Last time, we demonstrated that even an unassuming appliance like
a printer can be turned into a fun
fighting robot. Just as most anything
can be turned into a robot, most
anyone can make a robot with the
right mix of confidence and
An important and perhaps
sometimes neglected building block of
robotics knowledge is familiarity with
basic materials. We’ve drawn upon
our knowledge and experience with
materials in every robotics project
we’ve worked on, and knowing the
difference between 6061 and 7075
has not only made us sound like
nerds, but it has also improved our
designs and enriched our robotics
To help those looking to increase
their fluency in robotics fundamentals,
provide a useful refresher, or simply
prepare for that inevitable Jeopardy!
category on aluminum alloys, this
month we’ll provide an overview of
some of our favorite building materials
and where to find them.
You can build a robot out of
pretty much anything, but if you find
yourself debating between general
categories like wood or plastic or
metal, this is the article for you.
Having a more granular understanding
of the materials available to you helps
you make smarter design decisions
and better robots.
Perhaps it’s due to our history in
combat robotics, but our preferred
category of material from which to
make a robot is metal. Far from a
monolithic bore, the metal family is
varied, exciting, and perhaps a little
intimidating to the uninitiated.
A metal robot sounds cool, but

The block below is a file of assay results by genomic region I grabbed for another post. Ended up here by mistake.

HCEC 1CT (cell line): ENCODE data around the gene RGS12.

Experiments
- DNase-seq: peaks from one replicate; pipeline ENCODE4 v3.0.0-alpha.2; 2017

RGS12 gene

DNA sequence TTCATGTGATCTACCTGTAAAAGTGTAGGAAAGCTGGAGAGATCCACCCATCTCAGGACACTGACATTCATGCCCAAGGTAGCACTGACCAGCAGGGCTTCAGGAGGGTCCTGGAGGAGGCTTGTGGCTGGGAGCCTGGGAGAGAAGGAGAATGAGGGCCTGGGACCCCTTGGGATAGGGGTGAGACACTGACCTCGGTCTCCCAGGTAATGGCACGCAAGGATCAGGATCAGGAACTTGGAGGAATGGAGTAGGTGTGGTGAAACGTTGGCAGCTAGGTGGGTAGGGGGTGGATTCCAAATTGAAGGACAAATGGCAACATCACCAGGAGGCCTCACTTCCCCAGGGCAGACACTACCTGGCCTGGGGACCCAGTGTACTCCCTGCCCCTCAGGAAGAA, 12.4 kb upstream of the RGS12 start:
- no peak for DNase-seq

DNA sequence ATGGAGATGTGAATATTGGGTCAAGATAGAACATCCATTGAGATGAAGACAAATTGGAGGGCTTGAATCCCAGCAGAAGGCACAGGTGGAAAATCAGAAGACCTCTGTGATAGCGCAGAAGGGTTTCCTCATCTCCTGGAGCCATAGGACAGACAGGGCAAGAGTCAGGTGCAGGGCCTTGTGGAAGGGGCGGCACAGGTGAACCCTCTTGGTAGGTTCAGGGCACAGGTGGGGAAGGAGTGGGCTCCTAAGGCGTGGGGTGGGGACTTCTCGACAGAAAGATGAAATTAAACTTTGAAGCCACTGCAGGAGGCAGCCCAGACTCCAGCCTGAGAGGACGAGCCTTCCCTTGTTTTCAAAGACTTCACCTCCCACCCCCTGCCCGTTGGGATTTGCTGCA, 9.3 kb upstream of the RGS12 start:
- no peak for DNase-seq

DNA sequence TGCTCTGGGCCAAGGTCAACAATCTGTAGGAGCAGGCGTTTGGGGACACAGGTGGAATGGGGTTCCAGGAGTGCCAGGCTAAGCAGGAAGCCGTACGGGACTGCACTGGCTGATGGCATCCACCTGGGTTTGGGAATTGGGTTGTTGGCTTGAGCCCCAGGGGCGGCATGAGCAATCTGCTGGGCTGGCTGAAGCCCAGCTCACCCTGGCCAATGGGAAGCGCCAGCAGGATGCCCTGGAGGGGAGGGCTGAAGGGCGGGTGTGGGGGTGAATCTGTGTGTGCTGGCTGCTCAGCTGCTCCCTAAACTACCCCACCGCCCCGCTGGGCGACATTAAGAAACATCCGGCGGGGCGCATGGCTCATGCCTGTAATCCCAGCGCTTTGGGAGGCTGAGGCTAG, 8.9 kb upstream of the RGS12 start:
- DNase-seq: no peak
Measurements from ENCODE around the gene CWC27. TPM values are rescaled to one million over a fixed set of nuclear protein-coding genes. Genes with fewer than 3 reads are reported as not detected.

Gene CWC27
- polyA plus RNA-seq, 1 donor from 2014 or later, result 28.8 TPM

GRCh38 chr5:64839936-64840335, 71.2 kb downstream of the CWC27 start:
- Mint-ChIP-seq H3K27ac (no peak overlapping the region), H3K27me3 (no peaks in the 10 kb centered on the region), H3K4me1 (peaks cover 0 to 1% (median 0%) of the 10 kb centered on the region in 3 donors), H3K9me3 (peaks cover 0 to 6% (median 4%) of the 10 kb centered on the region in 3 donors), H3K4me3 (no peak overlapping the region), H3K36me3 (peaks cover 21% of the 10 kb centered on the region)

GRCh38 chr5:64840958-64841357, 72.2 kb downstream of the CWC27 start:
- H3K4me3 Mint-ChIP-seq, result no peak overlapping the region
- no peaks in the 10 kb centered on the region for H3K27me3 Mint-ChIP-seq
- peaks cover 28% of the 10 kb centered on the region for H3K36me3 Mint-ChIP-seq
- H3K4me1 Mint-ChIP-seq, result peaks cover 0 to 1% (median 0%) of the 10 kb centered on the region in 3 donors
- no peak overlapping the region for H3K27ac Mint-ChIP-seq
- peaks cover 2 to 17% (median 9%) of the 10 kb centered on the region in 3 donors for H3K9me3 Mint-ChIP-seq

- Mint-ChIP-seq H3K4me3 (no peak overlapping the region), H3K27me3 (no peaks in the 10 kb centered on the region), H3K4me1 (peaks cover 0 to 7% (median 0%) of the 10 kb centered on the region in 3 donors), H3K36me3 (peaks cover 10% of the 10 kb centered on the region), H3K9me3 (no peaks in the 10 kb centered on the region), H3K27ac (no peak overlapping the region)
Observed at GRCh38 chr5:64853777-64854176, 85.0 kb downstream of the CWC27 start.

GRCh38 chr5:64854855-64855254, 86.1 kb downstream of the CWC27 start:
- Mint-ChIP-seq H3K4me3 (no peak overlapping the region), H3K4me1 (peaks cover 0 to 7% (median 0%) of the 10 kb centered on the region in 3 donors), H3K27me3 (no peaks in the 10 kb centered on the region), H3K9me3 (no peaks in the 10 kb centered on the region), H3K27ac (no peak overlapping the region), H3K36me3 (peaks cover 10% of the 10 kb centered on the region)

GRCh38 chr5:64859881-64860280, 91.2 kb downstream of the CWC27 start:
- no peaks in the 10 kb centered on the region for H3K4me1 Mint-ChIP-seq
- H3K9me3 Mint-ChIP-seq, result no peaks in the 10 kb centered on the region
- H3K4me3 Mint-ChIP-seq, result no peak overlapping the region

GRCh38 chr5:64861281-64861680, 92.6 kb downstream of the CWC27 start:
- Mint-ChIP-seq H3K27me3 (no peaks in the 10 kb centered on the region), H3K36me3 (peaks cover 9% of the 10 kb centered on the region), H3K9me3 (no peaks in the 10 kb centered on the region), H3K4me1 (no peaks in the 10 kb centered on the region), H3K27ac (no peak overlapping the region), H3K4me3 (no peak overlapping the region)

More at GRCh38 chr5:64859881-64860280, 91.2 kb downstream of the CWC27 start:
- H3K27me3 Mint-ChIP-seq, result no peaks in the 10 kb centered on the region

what do I use? Isn’t aluminum for
soda cans and wrapping up baked
goods? If it makes for good robot
boxers, should I go with steel? Or
something more exotic, like titanium?
These questions and more might
make the initial selection of a material
seem overwhelming, but a few
guiding principles can help you make
a smart selection that’s right for your
With many robotics projects, two
concerns always seem to loom larger
than the others — weight and cost.
Just like a dedicated Biggest Loser
contestant, most competitive robots
must fastidiously keep their weight
down to acceptable levels. Most
projects are also on a tight budget,
making cost an important factor.
At first blush, these concerns
may seem to rule out metallic
designs in some circumstances.
Plastic is lighter and cheaper, right?
Perhaps, but those are not
necessarily the only questions you
should be asking. For a robotics
project, a better property to look at
than weight alone is the strength to
weight ratio. A piece of plastic may
weigh less than the same size piece
of metal, but the metal piece will
have a better strength to weight ratio.
With that better ratio, it means
you can use a thinner piece of
aluminum rather than a piece of
plastic for your robot floor without
sacrificing strength. By using less
material, you save on costs because
most materials are priced by weight.
Other guiding questions that will
help you select the best material for
your robotics application are
machinability, strength, and cool
factor to name a few.
These questions can’t be asked in
a vacuum — the answers will depend
on what part of the project you’re
using the material for.
With these questions in mind, we
are ready to take a look at some of
our favorite materials that we’ve used
in various robotics projects.
First and foremost, our favorite
material to work with is aluminum.
Sure, they make soda cans and foil
out of it, but if it’s good enough for
by Bryce Woolley and Evan Woolley
Twin brothers hack whatever’s put in front of them, then tell you about it.
ALUMINUM — A GREAT GENERAL-PURPOSE METAL.
ALUMINUM — IT'S SO BENDABLE.
SERVO 10.2013 69
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